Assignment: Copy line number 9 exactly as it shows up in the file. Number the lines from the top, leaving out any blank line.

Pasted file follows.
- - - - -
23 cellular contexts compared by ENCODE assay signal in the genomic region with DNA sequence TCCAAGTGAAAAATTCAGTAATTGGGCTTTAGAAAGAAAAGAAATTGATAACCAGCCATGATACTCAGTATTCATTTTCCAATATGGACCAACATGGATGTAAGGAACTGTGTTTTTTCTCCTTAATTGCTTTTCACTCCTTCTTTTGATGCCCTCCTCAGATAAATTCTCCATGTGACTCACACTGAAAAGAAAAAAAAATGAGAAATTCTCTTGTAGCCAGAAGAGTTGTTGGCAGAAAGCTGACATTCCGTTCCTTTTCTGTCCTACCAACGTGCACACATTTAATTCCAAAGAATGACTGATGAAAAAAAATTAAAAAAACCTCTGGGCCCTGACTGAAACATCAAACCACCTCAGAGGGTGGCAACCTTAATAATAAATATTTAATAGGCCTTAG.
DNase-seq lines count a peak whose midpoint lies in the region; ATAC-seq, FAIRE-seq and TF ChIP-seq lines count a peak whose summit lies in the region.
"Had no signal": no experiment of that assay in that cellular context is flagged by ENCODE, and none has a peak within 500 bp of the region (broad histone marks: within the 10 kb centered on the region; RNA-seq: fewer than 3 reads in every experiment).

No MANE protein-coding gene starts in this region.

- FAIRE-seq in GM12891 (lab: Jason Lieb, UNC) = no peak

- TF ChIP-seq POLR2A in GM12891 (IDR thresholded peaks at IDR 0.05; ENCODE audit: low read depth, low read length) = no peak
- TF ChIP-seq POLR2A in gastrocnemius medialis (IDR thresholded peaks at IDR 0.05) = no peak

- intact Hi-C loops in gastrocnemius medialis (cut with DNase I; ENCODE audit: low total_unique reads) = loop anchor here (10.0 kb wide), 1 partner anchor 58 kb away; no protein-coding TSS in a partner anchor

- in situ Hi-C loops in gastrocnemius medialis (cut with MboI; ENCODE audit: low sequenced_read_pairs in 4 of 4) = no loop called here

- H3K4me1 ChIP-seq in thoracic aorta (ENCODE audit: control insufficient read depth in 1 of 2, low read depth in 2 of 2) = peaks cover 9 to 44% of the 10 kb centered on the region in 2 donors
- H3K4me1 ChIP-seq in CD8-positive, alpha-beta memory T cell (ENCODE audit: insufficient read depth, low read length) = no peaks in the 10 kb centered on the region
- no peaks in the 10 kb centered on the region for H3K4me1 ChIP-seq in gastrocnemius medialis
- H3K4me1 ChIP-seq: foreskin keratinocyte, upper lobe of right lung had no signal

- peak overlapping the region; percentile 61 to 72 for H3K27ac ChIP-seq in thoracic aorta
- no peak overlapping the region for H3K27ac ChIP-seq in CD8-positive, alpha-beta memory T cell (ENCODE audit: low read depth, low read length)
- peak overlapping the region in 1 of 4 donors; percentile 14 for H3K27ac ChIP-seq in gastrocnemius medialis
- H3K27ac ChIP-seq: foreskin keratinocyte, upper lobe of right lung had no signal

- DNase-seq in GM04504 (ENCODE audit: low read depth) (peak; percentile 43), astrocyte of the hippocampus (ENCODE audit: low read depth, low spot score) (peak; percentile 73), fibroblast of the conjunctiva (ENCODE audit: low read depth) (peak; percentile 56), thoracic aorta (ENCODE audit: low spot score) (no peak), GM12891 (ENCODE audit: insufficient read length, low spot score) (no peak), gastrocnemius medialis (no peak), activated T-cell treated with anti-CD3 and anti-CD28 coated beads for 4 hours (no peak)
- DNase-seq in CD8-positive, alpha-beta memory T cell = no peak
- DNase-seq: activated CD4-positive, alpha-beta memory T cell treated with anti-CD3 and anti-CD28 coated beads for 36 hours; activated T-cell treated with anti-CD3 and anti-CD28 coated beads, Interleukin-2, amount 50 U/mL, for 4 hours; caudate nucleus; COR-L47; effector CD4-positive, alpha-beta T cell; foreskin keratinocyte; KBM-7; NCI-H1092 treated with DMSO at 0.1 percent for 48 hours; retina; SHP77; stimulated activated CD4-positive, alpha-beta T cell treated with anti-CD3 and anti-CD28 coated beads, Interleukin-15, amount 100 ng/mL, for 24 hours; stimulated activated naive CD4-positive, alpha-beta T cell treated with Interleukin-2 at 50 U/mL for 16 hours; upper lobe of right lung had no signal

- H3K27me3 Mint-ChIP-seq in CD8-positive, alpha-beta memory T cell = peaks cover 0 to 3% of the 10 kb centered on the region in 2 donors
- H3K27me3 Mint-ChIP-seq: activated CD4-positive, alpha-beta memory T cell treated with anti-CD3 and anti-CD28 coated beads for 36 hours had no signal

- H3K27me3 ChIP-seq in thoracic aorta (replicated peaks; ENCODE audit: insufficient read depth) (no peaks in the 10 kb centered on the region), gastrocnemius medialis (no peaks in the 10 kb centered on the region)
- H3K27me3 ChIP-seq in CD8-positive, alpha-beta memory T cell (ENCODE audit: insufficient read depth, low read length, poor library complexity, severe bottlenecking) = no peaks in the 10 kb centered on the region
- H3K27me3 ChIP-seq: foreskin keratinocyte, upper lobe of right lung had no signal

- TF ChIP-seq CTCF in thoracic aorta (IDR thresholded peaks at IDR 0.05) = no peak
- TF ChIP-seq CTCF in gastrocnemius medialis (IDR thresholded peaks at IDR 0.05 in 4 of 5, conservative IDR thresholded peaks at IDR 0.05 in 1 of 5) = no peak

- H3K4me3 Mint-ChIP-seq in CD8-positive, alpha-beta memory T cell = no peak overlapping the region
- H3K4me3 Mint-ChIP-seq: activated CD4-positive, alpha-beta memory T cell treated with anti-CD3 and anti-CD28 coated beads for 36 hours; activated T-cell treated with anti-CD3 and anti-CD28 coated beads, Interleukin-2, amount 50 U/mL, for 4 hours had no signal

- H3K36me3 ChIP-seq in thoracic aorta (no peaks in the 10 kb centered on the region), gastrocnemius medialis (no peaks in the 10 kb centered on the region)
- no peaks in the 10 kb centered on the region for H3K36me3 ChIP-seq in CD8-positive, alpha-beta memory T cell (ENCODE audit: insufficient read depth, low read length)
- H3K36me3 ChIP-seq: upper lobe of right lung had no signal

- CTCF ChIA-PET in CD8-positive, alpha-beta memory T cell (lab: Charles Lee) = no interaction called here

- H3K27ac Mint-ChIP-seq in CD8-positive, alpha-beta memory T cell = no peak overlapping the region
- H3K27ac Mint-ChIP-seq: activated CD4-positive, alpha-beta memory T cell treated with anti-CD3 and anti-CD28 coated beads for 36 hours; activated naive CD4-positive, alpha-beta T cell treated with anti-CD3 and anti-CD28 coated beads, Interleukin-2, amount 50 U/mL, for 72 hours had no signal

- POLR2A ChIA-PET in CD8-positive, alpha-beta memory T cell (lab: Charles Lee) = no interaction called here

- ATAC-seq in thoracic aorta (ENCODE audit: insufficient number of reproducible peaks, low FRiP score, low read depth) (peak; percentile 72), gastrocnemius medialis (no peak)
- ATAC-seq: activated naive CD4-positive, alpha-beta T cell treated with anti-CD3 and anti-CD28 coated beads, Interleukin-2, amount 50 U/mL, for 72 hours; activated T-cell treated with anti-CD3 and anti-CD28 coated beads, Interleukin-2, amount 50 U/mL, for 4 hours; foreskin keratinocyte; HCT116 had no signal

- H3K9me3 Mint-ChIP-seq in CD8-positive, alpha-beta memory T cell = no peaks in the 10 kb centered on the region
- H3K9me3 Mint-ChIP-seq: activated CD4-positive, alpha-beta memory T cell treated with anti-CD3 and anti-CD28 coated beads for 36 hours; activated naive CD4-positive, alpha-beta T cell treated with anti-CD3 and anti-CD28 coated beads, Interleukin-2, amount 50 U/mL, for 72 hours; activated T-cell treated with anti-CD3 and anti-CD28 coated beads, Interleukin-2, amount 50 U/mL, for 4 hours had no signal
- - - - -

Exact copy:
- in situ Hi-C loops in gastrocnemius medialis (cut with MboI; ENCODE audit: low sequenced_read_pairs in 4 of 4) = no loop called here